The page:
What to Do If Your Canadian Visa Was Rejected
Canadian Immigration Immigration

What to Do If Your Canadian Visa Was Rejected


What to Do If Your Canadian Visa Was Rejected

If your Canadian visa was rejected, it’s important to know what to do. Whether you were deported or you were denied, there are options that can help you get your application approved. The key is to find the right lawyer or agency that knows exactly how to help you with your case.

Failure to meet Section 179(b) of the Immigration and Refugee Protection Regulations (IRPR)

The Immigration and Refugee Protection Act (IRPA) allows the Minister of Citizenship and Immigration to issue certificates. These can lead to the detention of non-citizens. Depending on the type of certificate issued, the consequences can vary.

A person named in an inadmissibility certificate can be detained until the proceedings involving the person are concluded. This may be several years. It is also possible for the person to be deported to another country if they are found to be inadmissible on security grounds.


Study program you choose affects whether your study permit application is accepted

Getting a study permit is no small feat, but completing the requisite paperwork is just the beginning. Before embarking on your newfound adventure, take some time to consider your options. The best place to start is your school’s admissions office.

A seasoned admissions counselor will be more than willing to help you navigate the maze that is campus life. Likewise, there is no need to stifle your enthusiasm by not asking questions. With the right kind of guidance, you are sure to find the ideal match.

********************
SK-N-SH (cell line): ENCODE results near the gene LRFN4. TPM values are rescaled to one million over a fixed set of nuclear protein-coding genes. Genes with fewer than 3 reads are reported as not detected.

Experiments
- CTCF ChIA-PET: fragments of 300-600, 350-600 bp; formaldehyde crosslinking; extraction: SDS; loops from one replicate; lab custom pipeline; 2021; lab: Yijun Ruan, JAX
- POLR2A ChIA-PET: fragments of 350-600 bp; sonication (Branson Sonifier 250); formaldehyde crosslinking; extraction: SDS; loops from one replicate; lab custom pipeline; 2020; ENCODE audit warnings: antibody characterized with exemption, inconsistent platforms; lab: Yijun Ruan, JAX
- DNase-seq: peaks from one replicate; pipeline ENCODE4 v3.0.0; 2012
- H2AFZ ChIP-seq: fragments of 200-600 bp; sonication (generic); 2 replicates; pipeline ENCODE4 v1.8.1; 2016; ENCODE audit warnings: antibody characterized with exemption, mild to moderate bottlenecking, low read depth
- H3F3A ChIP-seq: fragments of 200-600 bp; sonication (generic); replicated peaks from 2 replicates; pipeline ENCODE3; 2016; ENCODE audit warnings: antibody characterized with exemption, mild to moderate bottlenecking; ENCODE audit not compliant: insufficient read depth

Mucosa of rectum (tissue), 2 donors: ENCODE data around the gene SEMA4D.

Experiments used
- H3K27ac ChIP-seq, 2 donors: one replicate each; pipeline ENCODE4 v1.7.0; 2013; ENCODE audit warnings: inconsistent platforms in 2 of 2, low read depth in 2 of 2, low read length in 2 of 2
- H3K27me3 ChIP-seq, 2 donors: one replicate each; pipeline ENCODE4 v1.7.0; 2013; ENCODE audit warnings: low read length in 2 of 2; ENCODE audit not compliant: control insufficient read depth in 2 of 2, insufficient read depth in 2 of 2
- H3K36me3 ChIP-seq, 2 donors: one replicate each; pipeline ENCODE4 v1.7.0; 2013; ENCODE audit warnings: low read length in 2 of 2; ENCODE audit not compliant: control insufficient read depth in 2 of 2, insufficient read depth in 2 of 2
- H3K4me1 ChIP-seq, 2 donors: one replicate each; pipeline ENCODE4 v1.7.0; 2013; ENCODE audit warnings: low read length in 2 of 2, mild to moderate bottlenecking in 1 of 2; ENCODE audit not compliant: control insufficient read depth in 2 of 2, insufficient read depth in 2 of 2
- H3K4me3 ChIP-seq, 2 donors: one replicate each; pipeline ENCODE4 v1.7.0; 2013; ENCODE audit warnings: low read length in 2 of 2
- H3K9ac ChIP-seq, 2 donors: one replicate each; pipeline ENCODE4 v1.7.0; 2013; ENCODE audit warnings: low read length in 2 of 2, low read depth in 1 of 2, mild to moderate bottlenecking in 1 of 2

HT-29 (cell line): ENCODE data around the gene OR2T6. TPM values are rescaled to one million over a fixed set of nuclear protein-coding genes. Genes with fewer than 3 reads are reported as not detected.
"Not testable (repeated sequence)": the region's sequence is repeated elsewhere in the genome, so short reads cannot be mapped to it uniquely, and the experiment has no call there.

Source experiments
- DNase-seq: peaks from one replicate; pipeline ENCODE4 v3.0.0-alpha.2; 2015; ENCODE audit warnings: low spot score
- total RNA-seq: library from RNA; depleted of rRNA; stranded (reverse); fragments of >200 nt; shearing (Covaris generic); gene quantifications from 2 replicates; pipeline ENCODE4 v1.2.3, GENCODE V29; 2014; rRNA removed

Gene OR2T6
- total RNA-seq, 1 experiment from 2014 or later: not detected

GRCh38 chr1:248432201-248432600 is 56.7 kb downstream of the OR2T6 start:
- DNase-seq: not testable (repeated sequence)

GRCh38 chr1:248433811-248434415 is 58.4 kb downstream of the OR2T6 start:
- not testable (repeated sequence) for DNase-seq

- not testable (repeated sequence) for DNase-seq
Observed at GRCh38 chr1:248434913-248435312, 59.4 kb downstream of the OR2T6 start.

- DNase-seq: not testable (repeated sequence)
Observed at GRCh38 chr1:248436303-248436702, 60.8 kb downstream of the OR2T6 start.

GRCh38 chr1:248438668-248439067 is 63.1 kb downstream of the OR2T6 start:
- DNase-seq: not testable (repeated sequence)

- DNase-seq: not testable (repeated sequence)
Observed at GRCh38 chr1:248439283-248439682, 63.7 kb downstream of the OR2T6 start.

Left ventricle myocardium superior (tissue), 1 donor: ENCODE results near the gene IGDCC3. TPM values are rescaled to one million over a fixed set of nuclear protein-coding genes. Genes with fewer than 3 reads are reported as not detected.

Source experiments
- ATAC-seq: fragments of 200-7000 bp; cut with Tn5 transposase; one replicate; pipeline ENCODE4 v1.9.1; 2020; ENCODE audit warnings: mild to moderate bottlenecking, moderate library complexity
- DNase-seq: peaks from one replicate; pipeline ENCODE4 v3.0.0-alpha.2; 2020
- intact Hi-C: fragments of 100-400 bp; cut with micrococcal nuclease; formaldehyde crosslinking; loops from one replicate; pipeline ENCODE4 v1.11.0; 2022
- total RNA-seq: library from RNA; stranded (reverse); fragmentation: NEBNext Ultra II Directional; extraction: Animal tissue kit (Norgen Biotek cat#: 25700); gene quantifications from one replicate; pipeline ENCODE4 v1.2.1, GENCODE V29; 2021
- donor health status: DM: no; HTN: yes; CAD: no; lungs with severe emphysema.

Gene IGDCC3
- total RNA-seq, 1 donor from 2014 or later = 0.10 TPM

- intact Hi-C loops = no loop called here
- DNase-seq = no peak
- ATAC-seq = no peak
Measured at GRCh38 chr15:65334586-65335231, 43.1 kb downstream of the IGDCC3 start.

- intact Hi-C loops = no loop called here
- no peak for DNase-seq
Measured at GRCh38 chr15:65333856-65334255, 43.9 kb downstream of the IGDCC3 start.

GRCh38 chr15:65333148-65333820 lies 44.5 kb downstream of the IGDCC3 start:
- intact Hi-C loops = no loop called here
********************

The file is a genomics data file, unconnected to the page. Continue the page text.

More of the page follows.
Using the appropriate channels will ensure that your time and your money are well spent. The following are some of the most common questions. Upon completion of your free consultation, you can start the application process with a little more moxie.



Misrepresentation when applying for a Canadian visa is a serious problem. The consequences can be very negative. If you are convicted of misrepresentation, you may face a five year ban from entering Canada. This ban can also apply to your family members.

In order to avoid misrepresentation when applying for a Canadian Visa, be straightforward with the IRCC. Be honest in your application and if you have any criminal records, be upfront about it.


You may be asked to list your past five addresses, or provide an employment history. The answers you provide can be the basis for the IRCC’s decision. Make sure you do your research before you fill out these forms.

A common way that misrepresentation occurs is when you intentionally withhold material facts. This could be the case if you withhold information about your criminal record, or if you hide a medical condition.

Reapply for a study permit

If you have been rejected for a study permit in Canada, you may want to consider reapplying. Reapplying is important because it can help you strengthen your application and increase your chances of being accepted.

When reapplying for a study permit, you need to include a number of things. First, you need to show that you have the resources to support yourself in Canada while you are studying. You should also demonstrate that you have a plan to return home after your studies are complete. This can be done by providing proof that you will be able to get work in your home country.

The study permit application process can be stressful. As a result, it’s important to avoid mistakes. To prepare for the application, you should make sure that you have a thorough understanding of the rules and regulations.

Return to Canada after exclusion or deportation

If your Canadian visa was rejected due to an exclusion or deportation order, you may still be able to return to Canada. However, there are certain rules you need to follow.

First of all, you need to know what an Exclusion Order or Departure Order is. An Exclusion Order bars you from entering Canada for up to a year. You need to apply for an Authorization to Return to Canada (ARC) if you want to re-enter the country.

In addition, you will need to prove that you are in fact still living in your home country and that you have strong ties there. Having strong ties to your home country will greatly help you in overcoming your removal or deportation. When you are applying for an ARC, you will need to submit a non-refundable processing fee. The fee is based on the reason for your departure.


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